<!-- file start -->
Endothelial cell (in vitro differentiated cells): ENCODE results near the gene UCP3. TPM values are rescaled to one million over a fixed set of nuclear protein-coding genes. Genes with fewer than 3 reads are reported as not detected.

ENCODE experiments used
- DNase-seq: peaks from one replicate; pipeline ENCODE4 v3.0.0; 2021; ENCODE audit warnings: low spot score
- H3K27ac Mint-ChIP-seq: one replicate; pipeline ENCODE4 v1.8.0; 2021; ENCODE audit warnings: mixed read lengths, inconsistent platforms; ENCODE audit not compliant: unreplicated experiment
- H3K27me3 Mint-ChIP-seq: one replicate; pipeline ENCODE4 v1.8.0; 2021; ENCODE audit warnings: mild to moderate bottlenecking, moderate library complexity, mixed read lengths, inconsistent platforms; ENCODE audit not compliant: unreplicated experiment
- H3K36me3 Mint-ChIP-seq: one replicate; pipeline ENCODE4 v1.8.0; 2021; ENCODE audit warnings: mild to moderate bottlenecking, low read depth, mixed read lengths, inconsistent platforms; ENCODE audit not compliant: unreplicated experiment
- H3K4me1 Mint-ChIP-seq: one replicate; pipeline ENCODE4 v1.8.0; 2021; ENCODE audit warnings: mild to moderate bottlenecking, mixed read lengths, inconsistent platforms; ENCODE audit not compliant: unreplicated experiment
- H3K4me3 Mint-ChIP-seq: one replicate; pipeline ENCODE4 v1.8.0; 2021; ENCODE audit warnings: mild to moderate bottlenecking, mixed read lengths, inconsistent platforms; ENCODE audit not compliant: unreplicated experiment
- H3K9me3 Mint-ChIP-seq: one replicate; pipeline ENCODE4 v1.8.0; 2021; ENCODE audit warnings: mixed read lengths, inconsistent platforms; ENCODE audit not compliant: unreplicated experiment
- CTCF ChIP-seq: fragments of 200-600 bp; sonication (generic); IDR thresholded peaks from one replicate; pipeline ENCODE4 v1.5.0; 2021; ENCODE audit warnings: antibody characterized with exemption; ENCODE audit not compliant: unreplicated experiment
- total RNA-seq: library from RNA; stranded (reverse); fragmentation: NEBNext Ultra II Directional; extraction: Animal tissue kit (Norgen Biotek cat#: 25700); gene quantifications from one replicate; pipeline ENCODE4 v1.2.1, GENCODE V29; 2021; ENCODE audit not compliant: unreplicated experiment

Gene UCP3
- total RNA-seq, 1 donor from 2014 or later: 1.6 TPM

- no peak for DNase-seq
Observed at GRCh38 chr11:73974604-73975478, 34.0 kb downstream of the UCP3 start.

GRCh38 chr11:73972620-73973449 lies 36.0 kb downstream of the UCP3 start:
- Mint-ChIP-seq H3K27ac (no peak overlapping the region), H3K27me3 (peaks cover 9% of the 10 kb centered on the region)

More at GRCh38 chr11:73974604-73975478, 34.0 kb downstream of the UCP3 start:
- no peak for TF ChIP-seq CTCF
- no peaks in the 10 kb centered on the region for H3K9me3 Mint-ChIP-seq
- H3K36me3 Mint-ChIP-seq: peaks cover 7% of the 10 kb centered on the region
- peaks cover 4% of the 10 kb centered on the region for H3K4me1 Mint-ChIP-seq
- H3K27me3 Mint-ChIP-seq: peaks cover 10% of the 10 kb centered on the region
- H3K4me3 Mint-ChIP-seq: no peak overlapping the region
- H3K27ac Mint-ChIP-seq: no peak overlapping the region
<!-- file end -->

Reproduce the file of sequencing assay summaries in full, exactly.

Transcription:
Endothelial cell (in vitro differentiated cells): ENCODE results near the gene UCP3. TPM values are rescaled to one million over a fixed set of nuclear protein-coding genes. Genes with fewer than 3 reads are reported as not detected.

ENCODE experiments used
- DNase-seq: peaks from one replicate; pipeline ENCODE4 v3.0.0; 2021; ENCODE audit warnings: low spot score
- H3K27ac Mint-ChIP-seq: one replicate; pipeline ENCODE4 v1.8.0; 2021; ENCODE audit warnings: mixed read lengths, inconsistent platforms; ENCODE audit not compliant: unreplicated experiment
- H3K27me3 Mint-ChIP-seq: one replicate; pipeline ENCODE4 v1.8.0; 2021; ENCODE audit warnings: mild to moderate bottlenecking, moderate library complexity, mixed read lengths, inconsistent platforms; ENCODE audit not compliant: unreplicated experiment
- H3K36me3 Mint-ChIP-seq: one replicate; pipeline ENCODE4 v1.8.0; 2021; ENCODE audit warnings: mild to moderate bottlenecking, low read depth, mixed read lengths, inconsistent platforms; ENCODE audit not compliant: unreplicated experiment
- H3K4me1 Mint-ChIP-seq: one replicate; pipeline ENCODE4 v1.8.0; 2021; ENCODE audit warnings: mild to moderate bottlenecking, mixed read lengths, inconsistent platforms; ENCODE audit not compliant: unreplicated experiment
- H3K4me3 Mint-ChIP-seq: one replicate; pipeline ENCODE4 v1.8.0; 2021; ENCODE audit warnings: mild to moderate bottlenecking, mixed read lengths, inconsistent platforms; ENCODE audit not compliant: unreplicated experiment
- H3K9me3 Mint-ChIP-seq: one replicate; pipeline ENCODE4 v1.8.0; 2021; ENCODE audit warnings: mixed read lengths, inconsistent platforms; ENCODE audit not compliant: unreplicated experiment
- CTCF ChIP-seq: fragments of 200-600 bp; sonication (generic); IDR thresholded peaks from one replicate; pipeline ENCODE4 v1.5.0; 2021; ENCODE audit warnings: antibody characterized with exemption; ENCODE audit not compliant: unreplicated experiment
- total RNA-seq: library from RNA; stranded (reverse); fragmentation: NEBNext Ultra II Directional; extraction: Animal tissue kit (Norgen Biotek cat#: 25700); gene quantifications from one replicate; pipeline ENCODE4 v1.2.1, GENCODE V29; 2021; ENCODE audit not compliant: unreplicated experiment

Gene UCP3
- total RNA-seq, 1 donor from 2014 or later: 1.6 TPM

- no peak for DNase-seq
Observed at GRCh38 chr11:73974604-73975478, 34.0 kb downstream of the UCP3 start.

GRCh38 chr11:73972620-73973449 lies 36.0 kb downstream of the UCP3 start:
- Mint-ChIP-seq H3K27ac (no peak overlapping the region), H3K27me3 (peaks cover 9% of the 10 kb centered on the region)

More at GRCh38 chr11:73974604-73975478, 34.0 kb downstream of the UCP3 start:
- no peak for TF ChIP-seq CTCF
- no peaks in the 10 kb centered on the region for H3K9me3 Mint-ChIP-seq
- H3K36me3 Mint-ChIP-seq: peaks cover 7% of the 10 kb centered on the region
- peaks cover 4% of the 10 kb centered on the region for H3K4me1 Mint-ChIP-seq
- H3K27me3 Mint-ChIP-seq: peaks cover 10% of the 10 kb centered on the region
- H3K4me3 Mint-ChIP-seq: no peak overlapping the region
- H3K27ac Mint-ChIP-seq: no peak overlapping the region